It seems like almost every week there are poll results released for a poll that deals with marijuana reform. ‘Do you support recreational marijuana legalization?’ ‘Do you support legalizing medical marijuana?’ The poll results are almost always favorable, whether it be national polling, state-level polling, local polling, demographic-based polling, etc.. The poll results usually show support for reform by large margins. But in most instances where the polling is done where an election is held, the poll results almost never match, with the Election Day results coming in less than the poll results.
I will be the first to accept that polls are not always solid. Polls are meant to gauge things, but are far from guaranteed to be 100% spot on. Polls are a sample of math, from which claims can be made that fall into certain confidence intervals, but never achieve a 100% confidence interval because the entire population size hasn’t been polled. With that being said, I think that most general topic polls are pretty accurate in regards to marijuana. When pollsters ask a sample of the American population ‘do you support marijuana legalization?’ I expect those poll results to show a clear majority for ‘yes’, because it’s pretty obvious that a clear majority of Americans actually do support marijuana legalization.
The results of a recent Quinnipiac University poll were released which found that 84% of poll participants in Florida supported medical marijuana. I think that number is accurate, even if the election results from last November came in at just 58% voting ‘yes’ on the Florida medical marijuana initiative. Why is there such a difference? Below is a stellar tweet from Marijuana Policy Project’s Dan Riffle who summed it up very well in less than 140 characters:
Lesson for Ohio in Quinnipiac: MMJ polls at 84% in FL, but Nov. initiative got only 58%. Specifics matter, and that OH initiative is awful.
— Dan Riffle (@DanRiffle) April 6, 2015
Indeed, Mr. Riffle. The devil is in the details. I saw that play out in my home state too. There has been a lot of support for marijuana legalization in Oregon for a long time, well above 50%. A lot of people don’t know that the now successful 2014 effort was actually originally aimed at the 2012 ballot. But, due to time constraints and budget projects, the campaign organizers felt it would be better to see how 2012 played out, and if 2012 efforts failed, to move ahead with a 2014 effort. As we all now know, Measure 80 failed in 2012. But just two years later, Measure 91 passed by the largest margin of any state-level marijuana legalization initiative.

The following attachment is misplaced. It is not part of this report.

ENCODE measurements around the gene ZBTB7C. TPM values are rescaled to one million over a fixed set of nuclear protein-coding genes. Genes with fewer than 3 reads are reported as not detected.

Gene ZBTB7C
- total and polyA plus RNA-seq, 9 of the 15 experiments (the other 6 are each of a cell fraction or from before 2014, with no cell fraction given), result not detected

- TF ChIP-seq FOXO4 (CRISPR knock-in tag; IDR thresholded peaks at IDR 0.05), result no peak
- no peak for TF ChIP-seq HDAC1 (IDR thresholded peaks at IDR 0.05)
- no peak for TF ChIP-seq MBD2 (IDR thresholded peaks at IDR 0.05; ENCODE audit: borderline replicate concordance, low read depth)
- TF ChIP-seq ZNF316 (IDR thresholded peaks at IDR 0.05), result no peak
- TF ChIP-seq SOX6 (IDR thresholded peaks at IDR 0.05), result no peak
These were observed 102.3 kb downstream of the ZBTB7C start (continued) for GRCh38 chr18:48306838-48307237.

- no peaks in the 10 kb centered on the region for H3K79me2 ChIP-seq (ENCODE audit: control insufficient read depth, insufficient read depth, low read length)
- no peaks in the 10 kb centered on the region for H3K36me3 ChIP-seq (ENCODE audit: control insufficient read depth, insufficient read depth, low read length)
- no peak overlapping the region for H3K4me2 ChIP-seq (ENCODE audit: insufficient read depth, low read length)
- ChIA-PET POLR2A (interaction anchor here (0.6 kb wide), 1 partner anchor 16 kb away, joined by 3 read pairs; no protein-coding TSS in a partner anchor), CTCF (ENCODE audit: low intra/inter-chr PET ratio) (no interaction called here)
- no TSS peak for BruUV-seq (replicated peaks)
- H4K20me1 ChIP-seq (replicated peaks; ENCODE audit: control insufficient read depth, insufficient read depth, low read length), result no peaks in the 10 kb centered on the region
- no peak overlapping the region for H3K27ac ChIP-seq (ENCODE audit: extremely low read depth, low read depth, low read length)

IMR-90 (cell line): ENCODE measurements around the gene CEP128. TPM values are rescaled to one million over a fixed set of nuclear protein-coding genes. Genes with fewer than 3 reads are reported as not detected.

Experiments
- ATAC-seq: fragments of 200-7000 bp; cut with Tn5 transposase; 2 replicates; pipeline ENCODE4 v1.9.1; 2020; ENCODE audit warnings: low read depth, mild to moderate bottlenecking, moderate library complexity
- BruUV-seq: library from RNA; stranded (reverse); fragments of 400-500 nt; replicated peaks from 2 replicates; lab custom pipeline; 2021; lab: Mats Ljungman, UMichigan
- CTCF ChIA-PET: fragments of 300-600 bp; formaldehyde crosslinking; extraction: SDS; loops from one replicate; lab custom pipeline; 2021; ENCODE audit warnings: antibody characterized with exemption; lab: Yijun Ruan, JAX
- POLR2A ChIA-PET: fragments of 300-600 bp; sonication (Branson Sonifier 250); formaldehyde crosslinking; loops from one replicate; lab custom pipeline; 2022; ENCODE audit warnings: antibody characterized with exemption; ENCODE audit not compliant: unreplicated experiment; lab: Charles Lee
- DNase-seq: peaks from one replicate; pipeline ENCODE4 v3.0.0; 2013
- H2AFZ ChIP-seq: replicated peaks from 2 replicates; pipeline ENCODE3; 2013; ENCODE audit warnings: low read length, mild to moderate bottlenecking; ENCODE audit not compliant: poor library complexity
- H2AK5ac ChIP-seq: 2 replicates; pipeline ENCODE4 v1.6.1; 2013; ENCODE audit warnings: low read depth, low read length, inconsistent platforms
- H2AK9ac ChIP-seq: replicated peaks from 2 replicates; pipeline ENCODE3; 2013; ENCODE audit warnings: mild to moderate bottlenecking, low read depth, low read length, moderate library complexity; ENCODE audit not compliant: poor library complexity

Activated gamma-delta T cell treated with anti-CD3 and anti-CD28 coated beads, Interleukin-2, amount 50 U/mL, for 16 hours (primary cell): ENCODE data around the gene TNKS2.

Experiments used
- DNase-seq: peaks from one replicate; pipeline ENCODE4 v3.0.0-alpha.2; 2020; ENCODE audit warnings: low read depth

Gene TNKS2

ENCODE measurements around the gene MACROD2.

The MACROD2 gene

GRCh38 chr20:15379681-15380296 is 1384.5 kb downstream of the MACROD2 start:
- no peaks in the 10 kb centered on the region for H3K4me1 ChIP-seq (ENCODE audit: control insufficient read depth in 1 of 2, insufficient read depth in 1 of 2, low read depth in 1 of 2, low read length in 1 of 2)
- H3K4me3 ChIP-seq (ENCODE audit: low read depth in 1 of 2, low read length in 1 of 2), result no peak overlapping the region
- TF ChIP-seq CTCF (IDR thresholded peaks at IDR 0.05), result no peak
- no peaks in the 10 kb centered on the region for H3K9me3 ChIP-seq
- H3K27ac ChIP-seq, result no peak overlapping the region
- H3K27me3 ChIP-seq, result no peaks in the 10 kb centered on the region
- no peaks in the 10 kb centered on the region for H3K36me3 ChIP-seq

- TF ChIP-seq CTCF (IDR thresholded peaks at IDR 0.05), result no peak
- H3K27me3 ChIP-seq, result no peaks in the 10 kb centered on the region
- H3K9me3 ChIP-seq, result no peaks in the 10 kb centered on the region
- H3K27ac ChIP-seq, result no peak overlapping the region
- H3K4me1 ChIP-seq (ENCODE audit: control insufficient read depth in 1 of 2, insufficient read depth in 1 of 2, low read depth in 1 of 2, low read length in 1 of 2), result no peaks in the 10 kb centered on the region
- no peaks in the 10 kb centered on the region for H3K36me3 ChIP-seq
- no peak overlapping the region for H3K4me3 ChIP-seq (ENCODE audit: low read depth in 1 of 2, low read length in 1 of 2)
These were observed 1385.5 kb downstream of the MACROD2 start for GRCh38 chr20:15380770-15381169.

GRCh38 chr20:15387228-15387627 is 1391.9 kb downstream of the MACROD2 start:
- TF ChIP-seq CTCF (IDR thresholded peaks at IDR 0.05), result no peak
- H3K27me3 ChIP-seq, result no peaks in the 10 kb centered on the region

What changed? The details. In just a two year period, the number of Oregonians that supported marijuana legalization likely didn’t change, voters just didn’t like the Measure 80 version of legalization. Oregon Measure 80 was very poorly written. Had the initiative organizer done polling first, he would have known that a version similar to Oregon Measure 91 would have done much better. I actually have seen polling that was done for Oregon Measure 91 in 2012, and the results were very similar to what we saw in November 2014.
Activists, organizations, and above all, campaigns, need to do quality polling before they ramp up efforts. That’s step one. They need to poll different versions of the initiative(s) they are planning on pursuing. They can’t rely on simple ‘yes/no’ polling. Someone may be quick to say ‘yes’ to a question of if they support medical marijuana legalization or not. But they may not think that certain conditions should qualify, or they don’t like certain plant limits, or possession amounts, or dispensary rules, or a number of other details. It’s also worth pointing out that favorable, specific polling is what brings in donors, and elections are rarely won without deep pockets backing the efforts, especially in marijuana politics.
As Russ Belville says, the best initiative is the one that wins. That’s not to say that every initiative is perfect. But just because it has a detail or two that are bad doesn’t mean it isn’t worth being pursued necessarily. Obviously, the marijuana movement shouldn’t make any unnecessary concessions, and should always strive for complete legalization for all in every reasonable scenario. But if solid polling clearly shows what voters in a certain geographical area will accept ‘X’ but reject ‘Y’, ‘Y’ should be avoided, and ‘X’ should be included. It could mean the difference between success on Election Day, or defeat, and a lot of head scratching.